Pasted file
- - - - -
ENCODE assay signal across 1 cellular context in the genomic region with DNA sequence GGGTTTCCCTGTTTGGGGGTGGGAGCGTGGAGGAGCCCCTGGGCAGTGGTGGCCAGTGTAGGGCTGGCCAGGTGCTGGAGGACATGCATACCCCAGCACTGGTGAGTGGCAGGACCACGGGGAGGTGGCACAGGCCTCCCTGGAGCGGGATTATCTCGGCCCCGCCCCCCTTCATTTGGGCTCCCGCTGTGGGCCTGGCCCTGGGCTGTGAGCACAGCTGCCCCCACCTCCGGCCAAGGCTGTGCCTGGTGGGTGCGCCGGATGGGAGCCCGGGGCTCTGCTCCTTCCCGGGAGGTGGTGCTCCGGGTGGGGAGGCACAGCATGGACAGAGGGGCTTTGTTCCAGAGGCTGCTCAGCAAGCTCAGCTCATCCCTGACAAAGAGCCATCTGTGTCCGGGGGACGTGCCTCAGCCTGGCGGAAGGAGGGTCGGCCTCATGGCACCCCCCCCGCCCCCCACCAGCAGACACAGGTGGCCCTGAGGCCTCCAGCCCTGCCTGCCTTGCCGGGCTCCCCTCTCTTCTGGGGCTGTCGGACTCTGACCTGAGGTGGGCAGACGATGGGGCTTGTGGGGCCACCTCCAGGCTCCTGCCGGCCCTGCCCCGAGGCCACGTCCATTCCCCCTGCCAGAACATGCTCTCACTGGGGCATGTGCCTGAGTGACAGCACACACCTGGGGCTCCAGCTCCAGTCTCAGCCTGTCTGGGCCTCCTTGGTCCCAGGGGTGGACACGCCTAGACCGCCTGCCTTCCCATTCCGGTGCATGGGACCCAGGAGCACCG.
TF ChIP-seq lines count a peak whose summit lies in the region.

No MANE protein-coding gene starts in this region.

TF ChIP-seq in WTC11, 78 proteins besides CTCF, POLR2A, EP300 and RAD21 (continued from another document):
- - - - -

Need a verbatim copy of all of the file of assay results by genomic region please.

ENCODE assay signal across 1 cellular context in the genomic region with DNA sequence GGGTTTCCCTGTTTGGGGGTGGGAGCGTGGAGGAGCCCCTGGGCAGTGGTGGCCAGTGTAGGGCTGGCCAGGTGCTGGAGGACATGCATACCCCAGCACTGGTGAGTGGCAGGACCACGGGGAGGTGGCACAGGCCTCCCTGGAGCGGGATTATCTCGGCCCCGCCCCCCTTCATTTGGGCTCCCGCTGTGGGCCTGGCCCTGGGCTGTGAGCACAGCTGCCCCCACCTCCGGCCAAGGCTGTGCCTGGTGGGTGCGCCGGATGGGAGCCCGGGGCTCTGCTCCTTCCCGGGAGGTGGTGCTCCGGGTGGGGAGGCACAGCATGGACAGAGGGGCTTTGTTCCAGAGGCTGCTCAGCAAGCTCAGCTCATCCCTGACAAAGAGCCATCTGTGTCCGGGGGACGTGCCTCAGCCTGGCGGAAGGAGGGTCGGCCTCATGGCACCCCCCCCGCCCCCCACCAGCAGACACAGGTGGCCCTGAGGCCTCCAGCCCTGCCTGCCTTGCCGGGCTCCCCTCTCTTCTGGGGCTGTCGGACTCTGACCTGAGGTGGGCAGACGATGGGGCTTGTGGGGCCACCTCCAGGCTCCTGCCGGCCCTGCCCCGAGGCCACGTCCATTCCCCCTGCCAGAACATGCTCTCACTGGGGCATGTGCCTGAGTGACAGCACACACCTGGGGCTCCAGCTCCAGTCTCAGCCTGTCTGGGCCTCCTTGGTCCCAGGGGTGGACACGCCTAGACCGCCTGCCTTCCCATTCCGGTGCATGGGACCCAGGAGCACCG.
TF ChIP-seq lines count a peak whose summit lies in the region.

No MANE protein-coding gene starts in this region.

TF ChIP-seq in WTC11, 78 proteins besides CTCF, POLR2A, EP300 and RAD21 (continued from another document):